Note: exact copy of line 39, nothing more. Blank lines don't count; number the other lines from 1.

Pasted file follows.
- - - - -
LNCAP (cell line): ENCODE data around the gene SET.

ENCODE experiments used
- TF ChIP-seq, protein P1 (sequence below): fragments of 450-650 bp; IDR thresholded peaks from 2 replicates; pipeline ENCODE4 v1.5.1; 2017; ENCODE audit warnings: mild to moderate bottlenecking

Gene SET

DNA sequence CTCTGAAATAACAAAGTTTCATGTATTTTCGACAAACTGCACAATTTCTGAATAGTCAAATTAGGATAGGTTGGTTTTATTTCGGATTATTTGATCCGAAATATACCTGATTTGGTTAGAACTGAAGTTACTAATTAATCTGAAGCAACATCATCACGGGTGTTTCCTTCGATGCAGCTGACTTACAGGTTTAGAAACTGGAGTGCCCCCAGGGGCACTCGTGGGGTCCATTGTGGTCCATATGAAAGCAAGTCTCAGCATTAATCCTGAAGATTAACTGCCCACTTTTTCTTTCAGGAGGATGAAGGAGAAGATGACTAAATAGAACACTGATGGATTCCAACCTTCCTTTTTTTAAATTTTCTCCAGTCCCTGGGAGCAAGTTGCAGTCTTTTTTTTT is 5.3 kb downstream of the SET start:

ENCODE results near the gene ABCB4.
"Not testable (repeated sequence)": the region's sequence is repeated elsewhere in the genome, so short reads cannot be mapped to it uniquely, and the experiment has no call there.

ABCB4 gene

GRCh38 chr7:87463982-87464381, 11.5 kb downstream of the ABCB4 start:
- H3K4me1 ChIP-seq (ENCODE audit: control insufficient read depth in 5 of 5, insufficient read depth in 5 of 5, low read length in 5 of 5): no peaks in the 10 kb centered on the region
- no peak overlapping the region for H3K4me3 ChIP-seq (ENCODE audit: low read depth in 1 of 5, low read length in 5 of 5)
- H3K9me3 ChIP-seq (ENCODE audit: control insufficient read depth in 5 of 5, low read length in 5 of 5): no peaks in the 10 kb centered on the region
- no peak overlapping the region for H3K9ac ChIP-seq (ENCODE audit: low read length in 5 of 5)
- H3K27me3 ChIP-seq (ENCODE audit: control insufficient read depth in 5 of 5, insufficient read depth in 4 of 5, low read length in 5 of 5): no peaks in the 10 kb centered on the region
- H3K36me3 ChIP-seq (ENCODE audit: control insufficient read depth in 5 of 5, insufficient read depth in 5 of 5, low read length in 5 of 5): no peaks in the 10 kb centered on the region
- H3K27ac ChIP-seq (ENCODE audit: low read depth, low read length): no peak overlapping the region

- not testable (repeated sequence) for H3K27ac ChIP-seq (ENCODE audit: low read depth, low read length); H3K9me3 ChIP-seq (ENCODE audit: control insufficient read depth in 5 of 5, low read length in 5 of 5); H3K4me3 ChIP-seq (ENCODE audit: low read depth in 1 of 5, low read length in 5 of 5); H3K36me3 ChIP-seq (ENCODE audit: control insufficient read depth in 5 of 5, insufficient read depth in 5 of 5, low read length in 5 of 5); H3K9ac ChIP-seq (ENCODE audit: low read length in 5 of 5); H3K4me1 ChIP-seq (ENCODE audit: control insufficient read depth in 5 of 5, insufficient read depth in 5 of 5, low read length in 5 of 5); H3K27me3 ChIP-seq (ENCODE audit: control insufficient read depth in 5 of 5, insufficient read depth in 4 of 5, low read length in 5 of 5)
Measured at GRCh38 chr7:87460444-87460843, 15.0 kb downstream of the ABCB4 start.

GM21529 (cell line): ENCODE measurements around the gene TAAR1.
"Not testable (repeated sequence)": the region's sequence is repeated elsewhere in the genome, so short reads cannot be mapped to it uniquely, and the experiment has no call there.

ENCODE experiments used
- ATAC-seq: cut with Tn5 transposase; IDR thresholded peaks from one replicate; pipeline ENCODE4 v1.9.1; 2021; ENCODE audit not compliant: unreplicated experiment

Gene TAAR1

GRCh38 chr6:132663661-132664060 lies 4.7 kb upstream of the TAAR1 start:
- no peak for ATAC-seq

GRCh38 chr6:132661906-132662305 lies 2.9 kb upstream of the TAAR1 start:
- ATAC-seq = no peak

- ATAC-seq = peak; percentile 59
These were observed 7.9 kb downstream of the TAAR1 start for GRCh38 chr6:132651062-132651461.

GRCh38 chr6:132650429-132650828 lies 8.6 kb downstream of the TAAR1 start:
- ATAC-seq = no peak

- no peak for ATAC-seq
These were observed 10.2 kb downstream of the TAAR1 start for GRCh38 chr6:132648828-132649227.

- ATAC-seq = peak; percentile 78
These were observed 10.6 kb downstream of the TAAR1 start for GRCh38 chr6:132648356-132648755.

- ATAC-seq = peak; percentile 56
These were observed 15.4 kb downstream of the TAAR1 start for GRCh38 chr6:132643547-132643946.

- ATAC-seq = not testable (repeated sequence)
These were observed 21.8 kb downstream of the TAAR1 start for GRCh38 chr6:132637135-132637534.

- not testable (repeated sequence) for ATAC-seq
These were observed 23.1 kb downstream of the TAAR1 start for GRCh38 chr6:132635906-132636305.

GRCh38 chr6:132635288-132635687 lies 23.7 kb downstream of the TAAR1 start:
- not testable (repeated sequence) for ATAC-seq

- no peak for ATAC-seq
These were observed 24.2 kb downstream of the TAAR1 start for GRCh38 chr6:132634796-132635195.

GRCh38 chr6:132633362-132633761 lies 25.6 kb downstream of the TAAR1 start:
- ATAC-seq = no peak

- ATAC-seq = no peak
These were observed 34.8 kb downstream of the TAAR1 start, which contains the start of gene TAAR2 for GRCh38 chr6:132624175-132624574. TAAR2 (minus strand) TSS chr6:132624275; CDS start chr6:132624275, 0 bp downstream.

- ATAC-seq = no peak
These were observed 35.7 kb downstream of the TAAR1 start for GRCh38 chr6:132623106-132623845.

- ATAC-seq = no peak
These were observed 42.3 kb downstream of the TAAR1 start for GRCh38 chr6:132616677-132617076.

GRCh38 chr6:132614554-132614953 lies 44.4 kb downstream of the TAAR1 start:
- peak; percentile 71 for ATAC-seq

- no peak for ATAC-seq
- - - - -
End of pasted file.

These were observed 21.8 kb downstream of the TAAR1 start for GRCh38 chr6:132637135-132637534.